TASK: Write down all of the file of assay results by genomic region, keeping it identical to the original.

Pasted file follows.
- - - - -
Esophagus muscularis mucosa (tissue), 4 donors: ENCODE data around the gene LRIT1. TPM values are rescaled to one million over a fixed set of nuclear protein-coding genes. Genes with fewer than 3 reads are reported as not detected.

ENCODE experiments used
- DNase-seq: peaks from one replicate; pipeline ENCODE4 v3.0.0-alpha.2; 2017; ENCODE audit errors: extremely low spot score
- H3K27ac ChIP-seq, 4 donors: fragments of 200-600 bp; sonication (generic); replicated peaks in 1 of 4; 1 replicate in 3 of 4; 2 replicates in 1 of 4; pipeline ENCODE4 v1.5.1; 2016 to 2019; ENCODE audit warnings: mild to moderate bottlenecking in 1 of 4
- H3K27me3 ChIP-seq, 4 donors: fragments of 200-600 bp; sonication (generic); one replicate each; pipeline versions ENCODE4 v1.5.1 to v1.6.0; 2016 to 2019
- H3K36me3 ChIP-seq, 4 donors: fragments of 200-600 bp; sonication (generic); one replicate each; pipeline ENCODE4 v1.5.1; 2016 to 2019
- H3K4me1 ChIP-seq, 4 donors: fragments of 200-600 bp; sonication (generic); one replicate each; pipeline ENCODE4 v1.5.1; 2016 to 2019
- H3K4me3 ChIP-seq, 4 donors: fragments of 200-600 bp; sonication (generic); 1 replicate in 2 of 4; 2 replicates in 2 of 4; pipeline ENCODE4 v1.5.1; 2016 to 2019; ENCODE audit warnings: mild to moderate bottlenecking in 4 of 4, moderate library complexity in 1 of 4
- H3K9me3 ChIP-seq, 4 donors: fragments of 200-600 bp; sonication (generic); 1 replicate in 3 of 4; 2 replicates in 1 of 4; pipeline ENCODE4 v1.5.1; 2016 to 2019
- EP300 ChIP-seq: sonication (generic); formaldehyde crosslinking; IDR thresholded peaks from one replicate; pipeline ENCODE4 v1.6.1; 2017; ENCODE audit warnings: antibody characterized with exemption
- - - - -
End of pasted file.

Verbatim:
Esophagus muscularis mucosa (tissue), 4 donors: ENCODE data around the gene LRIT1. TPM values are rescaled to one million over a fixed set of nuclear protein-coding genes. Genes with fewer than 3 reads are reported as not detected.

ENCODE experiments used
- DNase-seq: peaks from one replicate; pipeline ENCODE4 v3.0.0-alpha.2; 2017; ENCODE audit errors: extremely low spot score
- H3K27ac ChIP-seq, 4 donors: fragments of 200-600 bp; sonication (generic); replicated peaks in 1 of 4; 1 replicate in 3 of 4; 2 replicates in 1 of 4; pipeline ENCODE4 v1.5.1; 2016 to 2019; ENCODE audit warnings: mild to moderate bottlenecking in 1 of 4
- H3K27me3 ChIP-seq, 4 donors: fragments of 200-600 bp; sonication (generic); one replicate each; pipeline versions ENCODE4 v1.5.1 to v1.6.0; 2016 to 2019
- H3K36me3 ChIP-seq, 4 donors: fragments of 200-600 bp; sonication (generic); one replicate each; pipeline ENCODE4 v1.5.1; 2016 to 2019
- H3K4me1 ChIP-seq, 4 donors: fragments of 200-600 bp; sonication (generic); one replicate each; pipeline ENCODE4 v1.5.1; 2016 to 2019
- H3K4me3 ChIP-seq, 4 donors: fragments of 200-600 bp; sonication (generic); 1 replicate in 2 of 4; 2 replicates in 2 of 4; pipeline ENCODE4 v1.5.1; 2016 to 2019; ENCODE audit warnings: mild to moderate bottlenecking in 4 of 4, moderate library complexity in 1 of 4
- H3K9me3 ChIP-seq, 4 donors: fragments of 200-600 bp; sonication (generic); 1 replicate in 3 of 4; 2 replicates in 1 of 4; pipeline ENCODE4 v1.5.1; 2016 to 2019
- EP300 ChIP-seq: sonication (generic); formaldehyde crosslinking; IDR thresholded peaks from one replicate; pipeline ENCODE4 v1.6.1; 2017; ENCODE audit warnings: antibody characterized with exemption